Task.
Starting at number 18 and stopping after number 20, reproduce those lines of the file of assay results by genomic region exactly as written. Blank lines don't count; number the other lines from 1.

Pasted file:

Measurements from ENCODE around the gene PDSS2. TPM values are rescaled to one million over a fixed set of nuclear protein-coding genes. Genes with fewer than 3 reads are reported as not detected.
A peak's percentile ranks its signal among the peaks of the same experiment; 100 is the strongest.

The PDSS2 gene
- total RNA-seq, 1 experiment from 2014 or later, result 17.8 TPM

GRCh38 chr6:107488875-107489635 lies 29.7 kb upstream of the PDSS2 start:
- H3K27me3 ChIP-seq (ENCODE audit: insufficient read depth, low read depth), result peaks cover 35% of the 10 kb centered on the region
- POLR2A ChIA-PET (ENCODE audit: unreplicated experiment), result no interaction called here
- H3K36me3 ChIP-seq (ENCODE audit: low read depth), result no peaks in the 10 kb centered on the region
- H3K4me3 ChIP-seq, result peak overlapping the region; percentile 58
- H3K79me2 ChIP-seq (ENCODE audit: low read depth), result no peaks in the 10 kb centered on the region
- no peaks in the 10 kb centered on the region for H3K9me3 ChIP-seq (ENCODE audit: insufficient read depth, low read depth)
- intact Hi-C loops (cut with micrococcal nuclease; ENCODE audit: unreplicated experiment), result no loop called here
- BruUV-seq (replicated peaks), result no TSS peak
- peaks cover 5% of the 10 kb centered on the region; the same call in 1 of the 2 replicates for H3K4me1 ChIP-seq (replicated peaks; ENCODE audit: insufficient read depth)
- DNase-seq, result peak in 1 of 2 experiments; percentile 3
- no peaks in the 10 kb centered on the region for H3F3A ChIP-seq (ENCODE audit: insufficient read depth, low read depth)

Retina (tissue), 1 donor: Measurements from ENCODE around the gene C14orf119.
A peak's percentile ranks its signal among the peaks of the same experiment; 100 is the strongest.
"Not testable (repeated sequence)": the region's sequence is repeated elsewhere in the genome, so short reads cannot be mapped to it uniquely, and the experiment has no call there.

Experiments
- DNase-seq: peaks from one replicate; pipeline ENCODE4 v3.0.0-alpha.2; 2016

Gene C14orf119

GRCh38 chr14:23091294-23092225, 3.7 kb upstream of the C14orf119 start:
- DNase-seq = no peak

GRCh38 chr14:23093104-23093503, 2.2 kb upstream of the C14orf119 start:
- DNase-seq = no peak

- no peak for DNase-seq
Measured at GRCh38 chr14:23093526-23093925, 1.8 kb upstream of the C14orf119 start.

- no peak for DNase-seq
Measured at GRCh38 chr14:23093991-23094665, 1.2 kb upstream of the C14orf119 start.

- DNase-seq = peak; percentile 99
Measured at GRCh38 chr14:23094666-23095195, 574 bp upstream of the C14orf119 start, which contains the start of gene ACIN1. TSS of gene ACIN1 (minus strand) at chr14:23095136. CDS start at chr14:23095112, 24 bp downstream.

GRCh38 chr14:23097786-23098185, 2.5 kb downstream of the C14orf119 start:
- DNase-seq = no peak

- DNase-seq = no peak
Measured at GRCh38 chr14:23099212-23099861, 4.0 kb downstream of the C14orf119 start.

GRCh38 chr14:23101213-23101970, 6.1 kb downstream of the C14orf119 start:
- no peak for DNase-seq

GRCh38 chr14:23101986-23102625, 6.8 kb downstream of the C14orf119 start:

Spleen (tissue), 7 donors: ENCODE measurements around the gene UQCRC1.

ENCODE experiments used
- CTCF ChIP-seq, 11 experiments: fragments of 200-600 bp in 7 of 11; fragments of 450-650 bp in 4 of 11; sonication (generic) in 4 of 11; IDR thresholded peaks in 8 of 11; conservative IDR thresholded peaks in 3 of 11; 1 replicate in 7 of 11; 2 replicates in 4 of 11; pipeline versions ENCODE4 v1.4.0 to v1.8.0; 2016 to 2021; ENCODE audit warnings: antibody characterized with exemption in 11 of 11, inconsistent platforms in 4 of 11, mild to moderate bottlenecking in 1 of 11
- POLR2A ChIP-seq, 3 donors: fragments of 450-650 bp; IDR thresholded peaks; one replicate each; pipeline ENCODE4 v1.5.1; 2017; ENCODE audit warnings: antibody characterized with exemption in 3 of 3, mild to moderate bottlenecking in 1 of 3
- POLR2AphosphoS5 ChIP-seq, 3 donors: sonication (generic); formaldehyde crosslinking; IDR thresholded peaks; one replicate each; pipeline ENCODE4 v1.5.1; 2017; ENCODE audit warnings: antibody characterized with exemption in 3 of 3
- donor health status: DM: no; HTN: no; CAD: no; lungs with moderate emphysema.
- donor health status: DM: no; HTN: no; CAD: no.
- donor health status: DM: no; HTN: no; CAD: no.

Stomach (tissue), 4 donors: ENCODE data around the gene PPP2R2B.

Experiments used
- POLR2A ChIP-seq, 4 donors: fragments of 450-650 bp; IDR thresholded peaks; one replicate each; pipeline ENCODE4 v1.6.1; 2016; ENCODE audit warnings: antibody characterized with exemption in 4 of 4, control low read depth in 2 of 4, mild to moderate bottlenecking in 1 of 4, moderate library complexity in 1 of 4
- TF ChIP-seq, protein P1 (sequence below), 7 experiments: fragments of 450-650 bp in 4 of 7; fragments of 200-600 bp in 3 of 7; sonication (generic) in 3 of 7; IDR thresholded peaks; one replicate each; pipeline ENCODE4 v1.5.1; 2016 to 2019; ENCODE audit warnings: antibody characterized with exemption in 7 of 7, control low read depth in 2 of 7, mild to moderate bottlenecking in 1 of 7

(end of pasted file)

A peak's percentile ranks its signal among the peaks of the same experiment; 100 is the strongest.
"Not testable (repeated sequence)": the region's sequence is repeated elsewhere in the genome, so short reads cannot be mapped to it uniquely, and the experiment has no call there.

Experiments